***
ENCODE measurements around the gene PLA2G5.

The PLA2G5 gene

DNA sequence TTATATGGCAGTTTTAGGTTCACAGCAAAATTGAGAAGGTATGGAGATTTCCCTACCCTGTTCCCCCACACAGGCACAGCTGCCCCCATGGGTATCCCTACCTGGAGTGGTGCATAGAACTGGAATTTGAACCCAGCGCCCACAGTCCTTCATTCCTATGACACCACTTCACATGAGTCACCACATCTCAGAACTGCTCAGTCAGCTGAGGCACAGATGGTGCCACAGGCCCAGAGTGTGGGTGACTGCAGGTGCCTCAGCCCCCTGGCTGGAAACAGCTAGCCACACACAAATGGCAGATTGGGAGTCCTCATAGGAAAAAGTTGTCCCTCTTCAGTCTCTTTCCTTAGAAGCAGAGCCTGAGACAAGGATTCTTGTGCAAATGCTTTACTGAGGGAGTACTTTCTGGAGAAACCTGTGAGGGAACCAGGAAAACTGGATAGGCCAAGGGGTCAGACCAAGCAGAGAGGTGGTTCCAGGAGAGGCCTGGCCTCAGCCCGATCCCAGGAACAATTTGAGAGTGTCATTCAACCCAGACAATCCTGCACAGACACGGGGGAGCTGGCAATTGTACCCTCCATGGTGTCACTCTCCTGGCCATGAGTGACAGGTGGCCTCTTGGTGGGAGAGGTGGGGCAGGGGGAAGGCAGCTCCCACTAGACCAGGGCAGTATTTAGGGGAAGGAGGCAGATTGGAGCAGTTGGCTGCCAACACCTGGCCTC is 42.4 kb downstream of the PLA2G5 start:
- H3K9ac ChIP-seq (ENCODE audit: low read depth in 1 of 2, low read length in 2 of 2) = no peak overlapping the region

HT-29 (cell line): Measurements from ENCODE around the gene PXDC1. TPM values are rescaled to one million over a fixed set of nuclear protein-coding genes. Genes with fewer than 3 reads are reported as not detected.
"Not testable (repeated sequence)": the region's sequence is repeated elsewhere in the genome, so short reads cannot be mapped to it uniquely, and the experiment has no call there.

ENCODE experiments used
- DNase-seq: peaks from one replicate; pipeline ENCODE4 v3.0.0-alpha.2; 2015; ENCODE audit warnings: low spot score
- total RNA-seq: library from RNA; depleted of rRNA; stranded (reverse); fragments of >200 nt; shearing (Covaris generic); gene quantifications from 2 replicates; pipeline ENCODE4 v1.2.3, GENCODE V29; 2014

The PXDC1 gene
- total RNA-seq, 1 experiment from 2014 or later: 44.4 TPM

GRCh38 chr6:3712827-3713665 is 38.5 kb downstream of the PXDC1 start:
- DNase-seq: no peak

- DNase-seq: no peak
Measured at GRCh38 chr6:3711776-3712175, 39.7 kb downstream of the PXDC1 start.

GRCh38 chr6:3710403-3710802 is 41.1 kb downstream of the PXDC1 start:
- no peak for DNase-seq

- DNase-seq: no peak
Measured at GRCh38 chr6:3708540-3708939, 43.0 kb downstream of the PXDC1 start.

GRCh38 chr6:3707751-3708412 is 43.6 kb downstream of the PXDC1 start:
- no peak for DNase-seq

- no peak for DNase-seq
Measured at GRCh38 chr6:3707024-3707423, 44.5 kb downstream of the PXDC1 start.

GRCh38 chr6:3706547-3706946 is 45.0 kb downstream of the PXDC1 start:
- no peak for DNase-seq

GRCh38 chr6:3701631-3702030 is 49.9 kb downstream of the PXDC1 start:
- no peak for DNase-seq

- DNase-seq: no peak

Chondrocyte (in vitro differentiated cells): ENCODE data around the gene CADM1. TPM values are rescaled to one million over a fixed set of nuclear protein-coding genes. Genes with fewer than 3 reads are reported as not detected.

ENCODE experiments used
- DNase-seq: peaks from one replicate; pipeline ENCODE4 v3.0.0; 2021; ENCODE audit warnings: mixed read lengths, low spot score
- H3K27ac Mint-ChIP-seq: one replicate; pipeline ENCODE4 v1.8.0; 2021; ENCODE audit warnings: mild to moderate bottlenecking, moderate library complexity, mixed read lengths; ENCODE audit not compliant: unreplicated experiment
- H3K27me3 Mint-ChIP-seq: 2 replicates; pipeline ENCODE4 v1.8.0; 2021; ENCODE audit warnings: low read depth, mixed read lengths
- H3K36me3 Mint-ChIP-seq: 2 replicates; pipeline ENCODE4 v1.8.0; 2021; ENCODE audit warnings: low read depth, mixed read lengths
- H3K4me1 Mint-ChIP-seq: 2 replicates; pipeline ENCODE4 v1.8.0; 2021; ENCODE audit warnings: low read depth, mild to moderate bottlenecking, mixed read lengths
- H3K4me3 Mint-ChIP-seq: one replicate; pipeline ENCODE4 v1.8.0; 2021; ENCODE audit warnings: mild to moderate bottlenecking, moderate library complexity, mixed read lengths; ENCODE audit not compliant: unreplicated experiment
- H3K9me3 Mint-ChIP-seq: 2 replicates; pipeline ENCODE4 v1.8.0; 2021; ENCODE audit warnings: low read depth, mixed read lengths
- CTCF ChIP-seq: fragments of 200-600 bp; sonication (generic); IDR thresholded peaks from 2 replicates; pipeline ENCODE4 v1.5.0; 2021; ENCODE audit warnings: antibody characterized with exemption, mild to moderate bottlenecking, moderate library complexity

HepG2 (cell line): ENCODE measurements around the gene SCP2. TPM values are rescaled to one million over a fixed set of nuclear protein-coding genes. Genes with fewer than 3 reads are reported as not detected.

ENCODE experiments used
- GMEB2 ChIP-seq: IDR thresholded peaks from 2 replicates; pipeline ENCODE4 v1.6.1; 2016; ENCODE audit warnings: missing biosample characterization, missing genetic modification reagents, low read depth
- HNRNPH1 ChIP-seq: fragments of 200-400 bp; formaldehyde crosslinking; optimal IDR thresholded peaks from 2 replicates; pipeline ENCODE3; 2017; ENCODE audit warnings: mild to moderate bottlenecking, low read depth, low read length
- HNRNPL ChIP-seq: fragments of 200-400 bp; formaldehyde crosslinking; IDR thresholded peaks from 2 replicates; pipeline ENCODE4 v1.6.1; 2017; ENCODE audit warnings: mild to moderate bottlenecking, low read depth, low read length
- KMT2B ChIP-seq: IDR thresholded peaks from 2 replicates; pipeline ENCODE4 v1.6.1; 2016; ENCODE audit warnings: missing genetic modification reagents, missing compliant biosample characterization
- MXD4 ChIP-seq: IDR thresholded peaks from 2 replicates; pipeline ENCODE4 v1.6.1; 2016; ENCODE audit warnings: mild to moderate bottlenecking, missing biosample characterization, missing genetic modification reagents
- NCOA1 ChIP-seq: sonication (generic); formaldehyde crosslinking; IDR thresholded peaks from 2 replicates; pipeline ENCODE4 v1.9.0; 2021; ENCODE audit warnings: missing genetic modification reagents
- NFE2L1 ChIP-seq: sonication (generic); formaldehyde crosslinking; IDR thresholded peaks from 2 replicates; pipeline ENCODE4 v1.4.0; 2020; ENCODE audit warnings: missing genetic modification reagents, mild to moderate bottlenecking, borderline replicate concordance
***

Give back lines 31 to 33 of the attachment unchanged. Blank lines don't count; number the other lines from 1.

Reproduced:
- DNase-seq: peaks from one replicate; pipeline ENCODE4 v3.0.0; 2021; ENCODE audit warnings: mixed read lengths, low spot score
- H3K27ac Mint-ChIP-seq: one replicate; pipeline ENCODE4 v1.8.0; 2021; ENCODE audit warnings: mild to moderate bottlenecking, moderate library complexity, mixed read lengths; ENCODE audit not compliant: unreplicated experiment
- H3K27me3 Mint-ChIP-seq: 2 replicates; pipeline ENCODE4 v1.8.0; 2021; ENCODE audit warnings: low read depth, mixed read lengths